Large investments announced at the Belt and Road Forum have raised concerns that poorer countries’ debt to China could rise further.
China’s President Xi Jinping has promised foreign companies better access to the country’s huge market and more than €100 billion in financing Belt and Road Initiative (BRI) projects in developing economies.
The announcements were made in Xi’s speech at the opening ceremony of the Belt and Road Forum for International Cooperation in Beijing on Wednesday.
The president also praised his 10-year-old BRI, which has been building global infrastructure and energy networks, connecting Asia with Africa and Europe through land and sea routes.
Two Chinese-backed development banks - the China Development Bank and the Export-Import Bank of China - “will each set up a 350 billion yuan (€45.3 billion) financing window”, Xi Jinping said.
China’s leader promised an additional injection of 80 billion yuan into the Silk Road Fund, a Chinese sovereign fund to foster investment in countries along the BRI.
Finally, he revealed that “cooperation agreements worth $97.2 billion (€92.2 billion)” had been concluded at the Forum’s CEO conference.
However, these massive loans have burdened poorer countries with heavy debts, in some cases leading to Beijing taking control of those assets.
An oft-cited example is Sri Lanka's Hambantota International Port, largely financed by China. Drowned in debt, the Sri Lanka Ports Authority signed a 99-year concession agreement with a Chinese company.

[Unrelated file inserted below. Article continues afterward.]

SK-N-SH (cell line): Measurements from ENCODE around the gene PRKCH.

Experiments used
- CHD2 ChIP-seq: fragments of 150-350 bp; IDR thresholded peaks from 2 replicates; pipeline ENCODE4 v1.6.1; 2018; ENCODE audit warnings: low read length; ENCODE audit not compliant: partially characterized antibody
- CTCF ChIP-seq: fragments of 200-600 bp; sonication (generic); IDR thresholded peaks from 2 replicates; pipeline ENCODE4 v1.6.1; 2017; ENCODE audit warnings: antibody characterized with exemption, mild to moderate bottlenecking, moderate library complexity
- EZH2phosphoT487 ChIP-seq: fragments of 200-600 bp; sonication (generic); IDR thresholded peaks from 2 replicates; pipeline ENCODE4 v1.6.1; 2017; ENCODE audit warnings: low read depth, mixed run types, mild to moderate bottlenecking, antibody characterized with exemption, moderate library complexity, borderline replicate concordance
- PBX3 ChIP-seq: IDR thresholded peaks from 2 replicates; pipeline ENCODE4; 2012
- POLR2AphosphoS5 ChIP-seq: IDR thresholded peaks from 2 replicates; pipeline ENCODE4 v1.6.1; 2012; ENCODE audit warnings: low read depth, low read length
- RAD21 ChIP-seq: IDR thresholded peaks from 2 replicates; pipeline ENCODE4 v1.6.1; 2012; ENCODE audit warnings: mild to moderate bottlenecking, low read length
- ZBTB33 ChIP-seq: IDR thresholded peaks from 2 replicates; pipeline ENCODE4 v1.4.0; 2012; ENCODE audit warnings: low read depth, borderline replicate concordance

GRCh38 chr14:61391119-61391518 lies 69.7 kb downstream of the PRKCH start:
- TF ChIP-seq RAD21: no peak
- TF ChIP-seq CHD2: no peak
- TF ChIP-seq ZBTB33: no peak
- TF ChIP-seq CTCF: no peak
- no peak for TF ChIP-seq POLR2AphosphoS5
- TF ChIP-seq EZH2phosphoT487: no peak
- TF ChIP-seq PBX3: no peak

Critics from the US, India and others say that Beijing is engaging in “debt-trap diplomacy”, by making loans it knew governments would likely default on and therefore, increasing the Chinese political leverage.
Indonesian President Joko Widodo, whose country owes China more than €19 billion, emphasised in a speech that BRI projects "must not complicate [countries'] fiscal conditions".
Christoph Nedopil, director of the Asia Institute at Griffith University in Australia, wrote in a report that China will also “monitor the debt sustainability of BRI countries more closely.”
Xi opens his arms to foreign investors
“We will remove all restrictions on foreign investment access in the manufacturing sector,” Xi Jinping said.
The president announced China would further open up “cross-border trade and investment in services, expand market access for digital and other products, and deepen reform in state-owned enterprises, digital economy, intellectual property and government procurement”.
The pledges of market openness from Beijing come at a time when China's economy is slowing down and foreign investment has plunged.
Furthermore, Xi alluded to efforts by the US and its allies to reduce their reliance on Chinese manufacturing and supply chains.
Reiterating China’s complaints that such moves are meant to limit China's growth, he said that “viewing others’ development as a threat or taking economic interdependence as a risk will not make one’s own life better or speed up one’s development.”
“China can only do well when the world is doing well. When China does well, the world will get even better,” Xi added. “We oppose unilateral sanctions, economic coercion and the decoupling and severance of chains.”
Western leaders insist that their goal is to "de-risk", not "decouple", from China, saying that they want to diversify supply chains that have become overly dependent on the world's second-largest economy.
Russian President Vladimir Putin attended the ceremony in Beijing, on his first trip outside the former Soviet Union since the International Criminal Court issued a warrant for him in March over his alleged involvement in the mass abduction of children from Ukraine.
Shortly before Putin’s speech, a handful of European delegates, including former French Prime Minister Jean-Pierre Raffarin, walked out of the room, according to journalists on site.